The Orange County Register reports that “ghost bikes,” white-painted bicycles that offer a stark reminder of those killed in bicycling accidents, are being chained to posts around the county. About a dozen of the memorials have been placed in spots where bicycle riders have been killed by drivers in an effort to bring attention to this growing problem.
What Are Ghost Bikes?
While those who place ghost bikes as memorials in various locations are not completely anonymous, they prefer to stay out of the spotlight. The first ghost bikes appear to have been placed in St. Louis, Missouri, in 2003. Since then, the custom of spray-painting bikes a ghostly white and leaving them at accident sites with brief memorial messages has spread all over the world. There is even a website for the loosely-organized group at www.ghostbikes.org.
The groups follow bicycle death news closely so that they can place the ghost bikes immediately after an accident when the memorial will have greater psychological impact.
The Scope of the Problem
According to the Orange County coroner, there have been 14 bicycle-related deaths in 2012 so far, 12 of which were vehicle crashes. Although the vast majority of victims are men, two women also died in bicycle crashes in a two-day period.
The Newport city council removes the memorials 30 days after they are placed, but few cities are talking about what steps should be taken to reduce the total number of bicycle deaths. Bicycle advocacy groups are hoping that more bike trails will be planned and more money will be spent to raise awareness on the part of motorists of the dangers posed to bicycle riders every day on Orange County highways.
Liability and Legal Issues in Bike Accidents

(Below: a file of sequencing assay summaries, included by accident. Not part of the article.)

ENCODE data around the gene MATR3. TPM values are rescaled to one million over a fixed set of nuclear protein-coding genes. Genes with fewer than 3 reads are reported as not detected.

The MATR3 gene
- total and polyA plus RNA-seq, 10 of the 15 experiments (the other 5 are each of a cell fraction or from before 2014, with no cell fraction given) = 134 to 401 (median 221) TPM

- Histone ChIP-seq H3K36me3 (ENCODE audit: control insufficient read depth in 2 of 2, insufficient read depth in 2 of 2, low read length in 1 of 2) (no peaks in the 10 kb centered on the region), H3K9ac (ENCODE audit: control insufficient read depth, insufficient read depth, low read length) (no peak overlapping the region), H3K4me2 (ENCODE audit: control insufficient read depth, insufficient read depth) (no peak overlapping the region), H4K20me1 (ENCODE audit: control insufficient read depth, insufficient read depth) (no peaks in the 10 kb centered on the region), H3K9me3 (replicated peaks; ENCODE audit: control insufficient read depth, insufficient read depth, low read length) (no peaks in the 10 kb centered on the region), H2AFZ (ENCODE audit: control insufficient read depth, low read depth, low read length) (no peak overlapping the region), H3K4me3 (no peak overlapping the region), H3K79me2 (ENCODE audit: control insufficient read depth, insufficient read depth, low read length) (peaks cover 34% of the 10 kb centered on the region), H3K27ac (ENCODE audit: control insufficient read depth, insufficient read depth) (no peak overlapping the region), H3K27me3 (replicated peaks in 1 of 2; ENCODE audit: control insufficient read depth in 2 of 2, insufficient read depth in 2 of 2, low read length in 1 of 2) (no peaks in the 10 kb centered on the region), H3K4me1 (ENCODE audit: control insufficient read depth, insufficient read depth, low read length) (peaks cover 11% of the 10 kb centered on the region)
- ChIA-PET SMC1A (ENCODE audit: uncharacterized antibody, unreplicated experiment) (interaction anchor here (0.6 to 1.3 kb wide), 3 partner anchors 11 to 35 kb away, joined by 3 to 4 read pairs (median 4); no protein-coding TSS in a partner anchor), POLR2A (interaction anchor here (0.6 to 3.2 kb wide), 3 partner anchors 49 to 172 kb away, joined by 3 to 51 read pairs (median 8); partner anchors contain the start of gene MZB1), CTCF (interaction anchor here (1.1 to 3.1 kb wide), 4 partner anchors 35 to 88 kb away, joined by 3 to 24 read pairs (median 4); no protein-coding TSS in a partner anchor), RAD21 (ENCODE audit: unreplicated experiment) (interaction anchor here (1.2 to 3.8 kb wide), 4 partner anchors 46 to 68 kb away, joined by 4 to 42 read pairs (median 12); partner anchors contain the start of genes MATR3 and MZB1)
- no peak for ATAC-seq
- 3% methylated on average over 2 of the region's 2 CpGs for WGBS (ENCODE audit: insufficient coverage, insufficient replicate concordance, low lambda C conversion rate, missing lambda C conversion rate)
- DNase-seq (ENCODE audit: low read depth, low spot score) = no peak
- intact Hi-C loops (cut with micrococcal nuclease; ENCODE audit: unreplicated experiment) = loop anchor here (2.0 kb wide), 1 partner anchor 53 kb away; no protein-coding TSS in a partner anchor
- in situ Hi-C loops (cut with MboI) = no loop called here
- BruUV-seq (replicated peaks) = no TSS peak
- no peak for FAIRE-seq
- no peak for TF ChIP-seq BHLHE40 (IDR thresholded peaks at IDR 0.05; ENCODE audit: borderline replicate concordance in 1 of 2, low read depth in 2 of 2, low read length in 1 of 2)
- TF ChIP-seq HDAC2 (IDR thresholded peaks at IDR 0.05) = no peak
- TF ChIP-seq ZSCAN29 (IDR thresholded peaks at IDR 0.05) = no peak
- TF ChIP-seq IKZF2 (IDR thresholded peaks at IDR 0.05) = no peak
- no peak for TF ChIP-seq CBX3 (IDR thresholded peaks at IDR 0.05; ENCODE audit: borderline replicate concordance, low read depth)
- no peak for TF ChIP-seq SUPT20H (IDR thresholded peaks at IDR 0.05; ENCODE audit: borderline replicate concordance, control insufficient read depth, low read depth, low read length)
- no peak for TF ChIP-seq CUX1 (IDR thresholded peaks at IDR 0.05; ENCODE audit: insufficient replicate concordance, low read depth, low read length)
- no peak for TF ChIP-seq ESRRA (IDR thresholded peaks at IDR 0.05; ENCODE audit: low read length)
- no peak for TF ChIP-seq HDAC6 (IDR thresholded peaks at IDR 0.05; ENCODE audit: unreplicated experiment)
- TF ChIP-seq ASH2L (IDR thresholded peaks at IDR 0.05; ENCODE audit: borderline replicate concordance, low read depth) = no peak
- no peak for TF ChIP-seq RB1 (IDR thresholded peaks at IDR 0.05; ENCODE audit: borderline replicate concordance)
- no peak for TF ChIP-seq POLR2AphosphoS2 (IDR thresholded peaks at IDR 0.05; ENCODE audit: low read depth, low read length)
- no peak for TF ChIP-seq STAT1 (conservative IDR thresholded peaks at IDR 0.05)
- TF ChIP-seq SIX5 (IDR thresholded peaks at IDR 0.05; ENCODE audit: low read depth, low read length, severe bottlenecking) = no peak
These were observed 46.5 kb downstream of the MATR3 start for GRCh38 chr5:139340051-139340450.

When a bicyclist is hit by a driver, the police ask several questions before charging the driver with a crime. These questions include attempts to gather information about how fast the driver was going, whether he or she was drinking at the time of the accident, and whether the bicyclist was observing the rules of the road as well.
If the bicyclist is found to have violated any of the traffic laws applying to the given situation, the driver may not be charged. However, that does not mean that he or she will not be held liable for the bicyclist’s injuries or death if the driver was negligent or careless.
Many bicycle accidents are caused by drivers who are drinking at the time of the accident or who are traveling at unsafe speeds. Assuming that a driver has broken the law, there is little doubt that the driver may have some liability in the accident regardless of the behavior of the cyclist. In California, civil juries have the option of assigning a certain percentage of liability for an accident to two or more people. This is known as comparative liability. Comparative liability means that a driver can be held liable for at least part of the damages in a bike accident even if the bicyclist was also partially at fault.